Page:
While roaming New Brunswick, Canada, I happened upon an old church in the village of Riverside-Albert that was converted into an unusual and hip market of sorts. It had groceries, a cafe serving coffee, pastries, and sandwiches along with art and crafts for sale in different areas. It had an open, airy aura with a bright and cheery ambience. I loved it and ended up hanging out there several times while camped nearby.
As I understand, today the place is no longer open because the proprietor was unable to make it work financially, which was quite unfortunate as it was such a cool place — especially more-so since I had a very unusual experience there I’ll never forget which I’ll share: Continue reading
View of the northernmost point of Nova Scotia in Canada called Meat Cove. The tiny white dot in the middle left of the first photo on the cliff’s edge is my camper. This is the view from the same camper where you can watch the fishing boats as they come and go. I also… Continue reading
On this very cold day of our New Year, I ventured outside and promptly ran back indoors with visions of a snowy armageddon in Florida (yes I readily admit I’m a cold weather wimp).
Wrapped in the warmth of a heater and hot coffee, I took the opportunity to reflect back over the past year or so. It seems a recurring theme has been about letting go and releasing into a new life.
In order to realize a long time dream of wandering our land in a tiny camper, I let go of a dearly loved cabin on a river. Continue reading
After long days and nights in the wild, I would come to town to stock up on food, etc. (and as always, that important visit to the local coffee shop/bookstore, which is nearly as blissful as being in the woods).
Since living the nomadic life, I’ve often noticed something different whenever I trekked back into civilization: People would look my way warily and give wider berth than usual. But it wasn’t just that -— it was the feeling of at once being invisible and avoided at the same time. As if I was not wanted in their reality. Continue reading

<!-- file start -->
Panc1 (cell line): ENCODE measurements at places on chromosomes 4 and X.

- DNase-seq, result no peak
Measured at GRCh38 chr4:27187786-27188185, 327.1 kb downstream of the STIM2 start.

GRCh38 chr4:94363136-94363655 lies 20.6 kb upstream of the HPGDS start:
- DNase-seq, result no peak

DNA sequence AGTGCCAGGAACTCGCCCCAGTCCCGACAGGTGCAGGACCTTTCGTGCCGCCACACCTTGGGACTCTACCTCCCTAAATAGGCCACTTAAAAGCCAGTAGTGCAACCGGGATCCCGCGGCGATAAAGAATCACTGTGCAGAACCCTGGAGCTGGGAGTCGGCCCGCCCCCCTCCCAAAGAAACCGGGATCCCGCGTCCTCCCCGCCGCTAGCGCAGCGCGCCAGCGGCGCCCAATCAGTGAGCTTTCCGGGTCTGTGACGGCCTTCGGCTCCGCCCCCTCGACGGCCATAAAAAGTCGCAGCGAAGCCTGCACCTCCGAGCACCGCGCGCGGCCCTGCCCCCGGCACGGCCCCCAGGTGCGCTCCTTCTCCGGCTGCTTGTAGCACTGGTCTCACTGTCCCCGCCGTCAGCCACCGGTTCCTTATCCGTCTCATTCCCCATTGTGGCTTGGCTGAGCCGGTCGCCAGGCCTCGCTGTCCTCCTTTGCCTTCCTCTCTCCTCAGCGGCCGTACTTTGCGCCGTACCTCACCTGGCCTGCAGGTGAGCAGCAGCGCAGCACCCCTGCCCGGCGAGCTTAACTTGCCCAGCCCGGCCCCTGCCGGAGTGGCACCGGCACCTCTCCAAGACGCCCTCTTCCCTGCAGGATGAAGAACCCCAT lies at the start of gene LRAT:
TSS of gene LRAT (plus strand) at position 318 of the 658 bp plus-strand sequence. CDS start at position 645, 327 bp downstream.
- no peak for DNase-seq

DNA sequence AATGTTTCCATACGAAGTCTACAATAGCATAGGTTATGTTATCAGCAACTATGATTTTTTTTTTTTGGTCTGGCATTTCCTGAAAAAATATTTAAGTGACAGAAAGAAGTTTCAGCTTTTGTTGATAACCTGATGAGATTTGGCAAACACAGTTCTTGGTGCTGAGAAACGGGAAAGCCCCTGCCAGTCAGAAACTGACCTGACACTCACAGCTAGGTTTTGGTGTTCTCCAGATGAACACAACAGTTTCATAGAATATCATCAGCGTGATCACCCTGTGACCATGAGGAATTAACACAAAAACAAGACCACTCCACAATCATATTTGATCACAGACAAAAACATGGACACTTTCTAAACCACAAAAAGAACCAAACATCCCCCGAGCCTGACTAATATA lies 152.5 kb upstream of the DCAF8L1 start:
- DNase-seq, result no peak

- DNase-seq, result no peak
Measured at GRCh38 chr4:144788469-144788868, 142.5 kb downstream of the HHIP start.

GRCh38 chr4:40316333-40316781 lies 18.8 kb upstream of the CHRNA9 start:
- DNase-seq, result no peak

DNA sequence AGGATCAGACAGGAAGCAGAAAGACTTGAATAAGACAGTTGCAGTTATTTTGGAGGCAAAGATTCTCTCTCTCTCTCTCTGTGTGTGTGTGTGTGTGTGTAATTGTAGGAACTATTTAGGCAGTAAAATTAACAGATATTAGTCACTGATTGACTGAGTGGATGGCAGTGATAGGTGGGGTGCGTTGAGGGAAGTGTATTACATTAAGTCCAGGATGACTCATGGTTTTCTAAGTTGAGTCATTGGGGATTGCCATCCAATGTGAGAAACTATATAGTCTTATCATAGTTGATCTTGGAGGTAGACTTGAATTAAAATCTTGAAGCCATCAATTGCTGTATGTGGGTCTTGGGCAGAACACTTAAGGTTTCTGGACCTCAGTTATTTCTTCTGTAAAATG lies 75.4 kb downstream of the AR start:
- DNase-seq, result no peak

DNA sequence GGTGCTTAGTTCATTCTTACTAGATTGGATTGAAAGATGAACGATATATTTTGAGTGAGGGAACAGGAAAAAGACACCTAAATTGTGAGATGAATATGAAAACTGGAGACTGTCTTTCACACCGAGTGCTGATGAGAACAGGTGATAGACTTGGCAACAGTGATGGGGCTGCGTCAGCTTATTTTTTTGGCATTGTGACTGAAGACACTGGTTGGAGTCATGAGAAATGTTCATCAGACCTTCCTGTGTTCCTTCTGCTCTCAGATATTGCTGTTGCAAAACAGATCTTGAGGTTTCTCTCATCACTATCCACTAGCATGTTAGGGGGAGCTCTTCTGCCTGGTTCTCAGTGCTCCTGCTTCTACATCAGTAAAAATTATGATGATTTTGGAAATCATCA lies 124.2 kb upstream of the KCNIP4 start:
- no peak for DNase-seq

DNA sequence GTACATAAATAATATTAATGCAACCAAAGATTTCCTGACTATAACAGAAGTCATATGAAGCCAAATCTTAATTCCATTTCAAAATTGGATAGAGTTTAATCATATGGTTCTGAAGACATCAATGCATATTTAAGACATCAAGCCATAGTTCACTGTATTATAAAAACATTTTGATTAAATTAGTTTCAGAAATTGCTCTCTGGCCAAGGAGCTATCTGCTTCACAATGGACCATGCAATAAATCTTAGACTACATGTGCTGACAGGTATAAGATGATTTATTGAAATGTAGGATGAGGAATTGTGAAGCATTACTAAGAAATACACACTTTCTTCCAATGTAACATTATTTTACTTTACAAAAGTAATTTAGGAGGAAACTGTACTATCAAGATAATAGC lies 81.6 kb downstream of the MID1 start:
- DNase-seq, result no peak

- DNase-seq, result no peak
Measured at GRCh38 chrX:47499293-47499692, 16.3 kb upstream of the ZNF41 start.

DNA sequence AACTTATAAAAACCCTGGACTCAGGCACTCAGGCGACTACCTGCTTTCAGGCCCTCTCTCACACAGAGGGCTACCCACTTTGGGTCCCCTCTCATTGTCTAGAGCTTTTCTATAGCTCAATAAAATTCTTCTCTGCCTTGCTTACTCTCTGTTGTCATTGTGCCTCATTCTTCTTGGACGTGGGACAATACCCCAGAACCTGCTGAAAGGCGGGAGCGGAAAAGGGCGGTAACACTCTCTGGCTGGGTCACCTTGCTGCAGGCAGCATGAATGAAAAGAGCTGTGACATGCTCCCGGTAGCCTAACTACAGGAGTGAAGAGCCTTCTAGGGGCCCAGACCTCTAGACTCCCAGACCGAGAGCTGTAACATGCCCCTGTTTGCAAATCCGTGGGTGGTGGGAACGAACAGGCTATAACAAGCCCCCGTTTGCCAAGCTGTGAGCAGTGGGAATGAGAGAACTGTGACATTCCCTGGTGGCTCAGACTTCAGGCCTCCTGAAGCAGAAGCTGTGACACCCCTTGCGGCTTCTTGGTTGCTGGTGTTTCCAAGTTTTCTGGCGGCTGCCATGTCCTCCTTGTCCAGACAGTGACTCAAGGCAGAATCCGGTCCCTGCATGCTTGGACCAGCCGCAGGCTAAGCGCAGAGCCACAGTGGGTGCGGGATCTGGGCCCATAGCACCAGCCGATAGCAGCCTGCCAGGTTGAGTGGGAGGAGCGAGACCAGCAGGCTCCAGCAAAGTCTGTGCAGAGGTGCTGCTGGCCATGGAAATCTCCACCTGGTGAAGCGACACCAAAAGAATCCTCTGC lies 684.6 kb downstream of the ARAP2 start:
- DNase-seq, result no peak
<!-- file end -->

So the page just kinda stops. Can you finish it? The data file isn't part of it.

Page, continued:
It was one of those times I wasn’t feeling too well so I took it easy by camping around a week on Prado Reservoir near Corona, California. There was a good sized lake home to thousands of birds of all kinds. In the mornings and evenings I’d take long, slow walks around the shore as a healing meditation of sorts. During one of those walks I saw this sunset beauty, a Great Blue Heron, as it alighted from a tree. It soared with such grace and elegance I felt my soul lift with it, bringing deep feelings of gratitude and bliss. When you witness the beloved, you become the beloved.
I felt I had stepped back into time seeing vast, rolling hills and prairies. My heart soared as I imagined millions of buffalo, horses, stags, and such roaming these plains only a hundred years or so ago. Just across the river in the photo is where Sitting Bull and Sacajawea (of Lewis and Clark fame)… Continue reading
In the above photo, I was driving on a mountain pass through northern Idaho on the way to Oregon and ended up pulling over on a switchback to stare up at the peak in reverence for a good while…
What I saw was the long hand of winter finally reaching down to swaddle the trees in her coldness. The trees awaited that gentle embrace because it meant they could at long last rest into deep slumber and it would be the first step towards that time of renewal ahead in spring.
Bit by bit, tree by tree she consumed all until there was nothing left but vast whiteness and coldness. That was my first glimpse of winter that day and it was one of the most beautiful embraces I’d ever witnessed.
I have fond memories of the area, but what I remember most was a middle aged homeless woman camped near me in her small car. Over the next few mornings, I’d bring hot coffee and bagels over and we’d chat. First about books, the area, camping life, etc. Over time her story unfolded bit by… Continue reading